- A Parable For Good Friday - sent to me by Jonathan tame of Friday Fives:
A wealthy industrialist and his son loved to collect great works of art.
They would often sit together to discuss and appreciate the paintings in their collection,
which ranged from Raphael to Rembrandt, and from Monet to Matisse.
But when war broke out, the son went off to fight in a distant land.
He was very courageous but died tragically in battle while rescuing a wounded comrade.
The father was notified and grieved deeply for his only son.
A few months later, just before Easter, the doorbell rang.
A young man stood in the entrance with a large package in his hands.
He said, "Sir, you don't know me, but I am the soldier for whom your son gave his life.
He saved many lives that day, and he was carrying me to safety when he was hit by that fateful shot.
He would often talk about you, and your love for art.” The young man held out his package.
"I know this isn't much.
I'm not really an artist, but I think your son would have wanted you to have this."
The father opened the package. It was a portrait of his son, painted by the young man.
He was deeply moved by the soldier’s visit, and by the way he had captured his son’s personality
in the painting. Tears welled up in the father’s eyes as he thanked the young man
and offered to pay him for the picture. "Oh, no sir, I could never repay what your son did for me.
It's a gift." The father hung the portrait in a prime position in his house.
Every time visitors came to his home he showed them the portrait of his son before taking them
to see any of the other great works he had collected. A few years later the old man died.
There was to be a great auction of his art collection. On the day, many wealthy and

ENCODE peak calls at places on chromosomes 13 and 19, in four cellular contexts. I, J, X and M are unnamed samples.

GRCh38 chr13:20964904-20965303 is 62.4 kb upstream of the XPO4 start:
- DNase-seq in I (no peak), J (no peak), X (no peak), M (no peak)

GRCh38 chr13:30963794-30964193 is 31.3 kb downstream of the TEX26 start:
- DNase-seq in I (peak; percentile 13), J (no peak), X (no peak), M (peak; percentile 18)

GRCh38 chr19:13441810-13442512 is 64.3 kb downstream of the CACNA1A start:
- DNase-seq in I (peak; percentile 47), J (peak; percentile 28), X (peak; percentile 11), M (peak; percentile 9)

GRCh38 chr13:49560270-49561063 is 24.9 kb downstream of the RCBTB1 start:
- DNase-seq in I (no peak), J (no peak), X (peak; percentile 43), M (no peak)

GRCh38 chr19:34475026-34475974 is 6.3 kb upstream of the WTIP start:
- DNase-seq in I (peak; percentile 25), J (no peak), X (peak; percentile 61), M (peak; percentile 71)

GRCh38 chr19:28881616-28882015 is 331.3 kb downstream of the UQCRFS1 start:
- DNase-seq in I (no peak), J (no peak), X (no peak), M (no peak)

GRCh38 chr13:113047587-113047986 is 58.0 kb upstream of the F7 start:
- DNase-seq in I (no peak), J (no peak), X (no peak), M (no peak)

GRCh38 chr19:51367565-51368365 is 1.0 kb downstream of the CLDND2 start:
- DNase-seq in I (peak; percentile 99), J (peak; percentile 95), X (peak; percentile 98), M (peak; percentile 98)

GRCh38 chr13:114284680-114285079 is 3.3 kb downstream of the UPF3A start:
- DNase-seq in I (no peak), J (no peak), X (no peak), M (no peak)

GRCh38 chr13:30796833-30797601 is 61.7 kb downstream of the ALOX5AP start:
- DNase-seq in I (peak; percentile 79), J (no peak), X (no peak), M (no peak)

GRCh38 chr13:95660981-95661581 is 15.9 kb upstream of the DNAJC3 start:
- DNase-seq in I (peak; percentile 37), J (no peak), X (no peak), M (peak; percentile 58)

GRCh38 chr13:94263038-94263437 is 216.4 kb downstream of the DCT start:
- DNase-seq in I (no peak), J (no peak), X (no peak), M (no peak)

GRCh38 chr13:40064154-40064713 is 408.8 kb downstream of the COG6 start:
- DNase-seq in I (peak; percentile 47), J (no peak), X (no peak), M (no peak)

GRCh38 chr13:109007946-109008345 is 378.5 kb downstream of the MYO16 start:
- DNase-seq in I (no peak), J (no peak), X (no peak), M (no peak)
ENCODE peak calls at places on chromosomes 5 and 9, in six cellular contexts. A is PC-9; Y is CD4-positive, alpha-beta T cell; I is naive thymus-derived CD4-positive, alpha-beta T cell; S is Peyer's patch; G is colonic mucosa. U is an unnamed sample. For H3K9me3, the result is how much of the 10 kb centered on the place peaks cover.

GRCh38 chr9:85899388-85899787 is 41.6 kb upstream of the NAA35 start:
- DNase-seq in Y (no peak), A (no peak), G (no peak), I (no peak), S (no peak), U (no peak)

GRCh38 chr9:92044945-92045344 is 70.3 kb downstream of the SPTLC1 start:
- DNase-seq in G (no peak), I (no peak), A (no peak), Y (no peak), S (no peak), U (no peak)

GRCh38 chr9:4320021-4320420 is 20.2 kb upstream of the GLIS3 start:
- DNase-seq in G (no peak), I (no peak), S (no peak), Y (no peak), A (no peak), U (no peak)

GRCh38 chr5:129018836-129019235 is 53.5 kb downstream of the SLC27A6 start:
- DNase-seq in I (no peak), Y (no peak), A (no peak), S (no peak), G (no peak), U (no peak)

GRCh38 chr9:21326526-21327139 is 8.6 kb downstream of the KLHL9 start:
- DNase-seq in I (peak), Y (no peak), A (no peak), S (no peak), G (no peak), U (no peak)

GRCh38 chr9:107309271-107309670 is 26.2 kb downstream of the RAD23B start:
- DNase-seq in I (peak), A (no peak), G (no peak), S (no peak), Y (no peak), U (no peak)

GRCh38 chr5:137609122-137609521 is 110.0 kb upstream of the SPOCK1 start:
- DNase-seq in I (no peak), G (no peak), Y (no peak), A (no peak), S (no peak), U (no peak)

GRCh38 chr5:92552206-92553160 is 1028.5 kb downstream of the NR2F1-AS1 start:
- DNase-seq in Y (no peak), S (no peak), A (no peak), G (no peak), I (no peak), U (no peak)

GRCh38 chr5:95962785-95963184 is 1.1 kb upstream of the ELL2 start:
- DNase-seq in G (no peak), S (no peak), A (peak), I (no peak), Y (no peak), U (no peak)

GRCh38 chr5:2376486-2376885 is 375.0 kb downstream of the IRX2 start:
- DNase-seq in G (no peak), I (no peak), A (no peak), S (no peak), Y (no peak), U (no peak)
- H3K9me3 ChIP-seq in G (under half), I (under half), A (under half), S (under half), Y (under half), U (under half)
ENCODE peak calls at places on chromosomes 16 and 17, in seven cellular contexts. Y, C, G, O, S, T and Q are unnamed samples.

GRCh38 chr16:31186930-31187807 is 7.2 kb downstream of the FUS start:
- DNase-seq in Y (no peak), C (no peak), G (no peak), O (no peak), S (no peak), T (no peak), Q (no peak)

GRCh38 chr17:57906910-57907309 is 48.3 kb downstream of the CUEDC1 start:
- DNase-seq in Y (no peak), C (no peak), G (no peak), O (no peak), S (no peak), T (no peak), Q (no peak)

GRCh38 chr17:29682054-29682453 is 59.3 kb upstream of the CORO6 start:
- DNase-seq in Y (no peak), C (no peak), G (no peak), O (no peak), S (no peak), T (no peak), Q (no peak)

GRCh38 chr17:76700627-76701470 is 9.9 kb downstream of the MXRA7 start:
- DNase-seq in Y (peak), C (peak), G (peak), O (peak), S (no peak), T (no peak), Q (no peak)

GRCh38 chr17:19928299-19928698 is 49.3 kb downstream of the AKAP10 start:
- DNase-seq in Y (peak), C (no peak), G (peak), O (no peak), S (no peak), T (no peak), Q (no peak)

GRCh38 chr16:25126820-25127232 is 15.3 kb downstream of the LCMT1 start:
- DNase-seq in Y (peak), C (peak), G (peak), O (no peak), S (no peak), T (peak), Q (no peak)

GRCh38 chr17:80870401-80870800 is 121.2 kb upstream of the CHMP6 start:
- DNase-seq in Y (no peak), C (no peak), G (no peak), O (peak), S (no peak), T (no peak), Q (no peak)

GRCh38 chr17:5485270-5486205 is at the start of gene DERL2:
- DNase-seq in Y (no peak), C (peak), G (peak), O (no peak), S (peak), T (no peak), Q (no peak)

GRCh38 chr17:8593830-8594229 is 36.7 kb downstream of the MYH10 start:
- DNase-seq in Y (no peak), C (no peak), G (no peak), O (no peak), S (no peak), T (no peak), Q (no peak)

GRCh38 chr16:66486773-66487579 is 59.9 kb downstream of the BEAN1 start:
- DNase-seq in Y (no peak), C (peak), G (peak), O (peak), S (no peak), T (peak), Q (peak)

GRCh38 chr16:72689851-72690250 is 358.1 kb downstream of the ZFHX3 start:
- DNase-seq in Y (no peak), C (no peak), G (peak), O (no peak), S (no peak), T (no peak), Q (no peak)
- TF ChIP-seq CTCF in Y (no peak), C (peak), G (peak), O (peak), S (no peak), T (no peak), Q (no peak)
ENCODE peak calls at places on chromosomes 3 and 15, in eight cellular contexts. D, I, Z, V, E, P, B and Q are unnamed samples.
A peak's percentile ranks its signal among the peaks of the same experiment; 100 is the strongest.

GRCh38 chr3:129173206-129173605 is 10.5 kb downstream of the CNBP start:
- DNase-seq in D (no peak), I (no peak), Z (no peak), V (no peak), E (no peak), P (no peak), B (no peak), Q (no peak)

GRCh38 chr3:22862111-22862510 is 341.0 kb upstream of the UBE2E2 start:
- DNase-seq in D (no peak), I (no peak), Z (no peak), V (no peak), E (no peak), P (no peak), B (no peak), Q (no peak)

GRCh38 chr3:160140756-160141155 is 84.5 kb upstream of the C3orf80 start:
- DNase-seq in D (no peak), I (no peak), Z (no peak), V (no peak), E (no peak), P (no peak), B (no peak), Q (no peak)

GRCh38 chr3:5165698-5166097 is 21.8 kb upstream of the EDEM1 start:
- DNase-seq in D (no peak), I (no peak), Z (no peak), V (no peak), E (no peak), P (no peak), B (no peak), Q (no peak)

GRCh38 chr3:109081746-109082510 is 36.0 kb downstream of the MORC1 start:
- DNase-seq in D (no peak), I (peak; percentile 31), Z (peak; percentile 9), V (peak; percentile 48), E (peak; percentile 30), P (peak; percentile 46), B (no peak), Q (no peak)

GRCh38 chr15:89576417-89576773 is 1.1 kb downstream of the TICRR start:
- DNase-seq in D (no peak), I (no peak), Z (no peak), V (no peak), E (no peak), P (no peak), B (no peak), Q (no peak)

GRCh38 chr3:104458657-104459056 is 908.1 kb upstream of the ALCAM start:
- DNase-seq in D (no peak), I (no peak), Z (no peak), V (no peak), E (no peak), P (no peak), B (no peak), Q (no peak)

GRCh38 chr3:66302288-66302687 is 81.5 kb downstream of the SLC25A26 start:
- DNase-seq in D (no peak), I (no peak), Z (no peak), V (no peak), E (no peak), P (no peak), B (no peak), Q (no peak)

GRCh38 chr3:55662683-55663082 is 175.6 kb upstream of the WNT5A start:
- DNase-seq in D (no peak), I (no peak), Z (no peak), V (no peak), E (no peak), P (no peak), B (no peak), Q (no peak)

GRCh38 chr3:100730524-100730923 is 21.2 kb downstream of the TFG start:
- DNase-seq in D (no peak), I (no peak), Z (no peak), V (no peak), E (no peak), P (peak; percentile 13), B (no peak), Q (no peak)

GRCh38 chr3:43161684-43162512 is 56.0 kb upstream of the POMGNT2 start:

influential people gathered at the house, excited by the opportunity to purchase one
of the masterpieces for their collections. But the first lot on the platform was the
soldier’s painting of the son. The auctioneer called for silence.
"We will begin the auction with this painting of the collector’s son. Who will start the bidding?"
There was silence. No one was interested. A voice near the back of the room called out,
"We have come for the great masters; just skip this one." But the auctioneer persisted.
"What am I bid for this painting? Who will start? Will anyone give me $200?"
People rolled their eyes and others scowled in frustration as no one made a bid.
The buyers became restless and another voice called out angrily,
"We didn't come to see this painting; we came for the Renoirs and Turners.
Let’s move on to the real bids!" But the auctioneer persisted,
"I want a bid on the painting of the son! Who will start the bidding? Who wants the son?"
Finally, a voice came from the very back of the room to break the tension.
"I'll offer $50 for it, as I knew the young man since he was a child."
It was the gardener who used to work for the old man.
"Thank you. We have $50; will anyone bid $70?" Someone called out,
"Come on, give it to him for $50. Let's see the great masters."
"$50 is the bid, am I offered more?"
The auctioneer looked round the room before pounding the gavel.
"Going once, going twice.... sold for $50!"
The assembled art collectors sighed with relief as this seemingly pointless detour finally
came to an end. A woman sitting on the second row said, "Now let's get on with the real auction!"
The auctioneer then laid down his gavel and closed the catalogue.
"Ladies and gentlemen, the auction is now over."
Gasps of dismay were heard all round the packed room.
Someone cried out incredulously,
“What about the masterpieces?" "I am very sorry, but when I was invited to conduct this auction,
I was told of a certain stipulation in the will.
That stipulation could only be revealed at this moment.
Only the painting of the son would in fact be auctioned.
Whoever took the son would also be given the entire estate, including all the other paintings.
They now belong to the gentleman at the back.
April 24th 2011: Easter.
As Jesus’ broken and forlorn little group of followers came to terms with the bloody conclusion of a good man’s death, they were confronted with words which both bewilder and amaze: God’s divine surprise.
St. Matthew takes up the story: “He is not here; He has risen, just as He said. Come and see the place where He lay.” And St. Luke “Why do you look for the living among the dead? He is not here. He is risen!”
The German Marxist philosopher and atheist, Ernst Bloch, understood the uniqueness of Christianity’s central claim:
“It wasn’t the morality of the Sermon on the Mount which enabled Christianity to conquer Roman Paganism, but the belief that Jesus had been raised from the dead. In an age when Roman senators vied to see who could get the most blood of a steer on their togas–thinking that would prevent death–Christianity was in competition for eternal life, not morality.”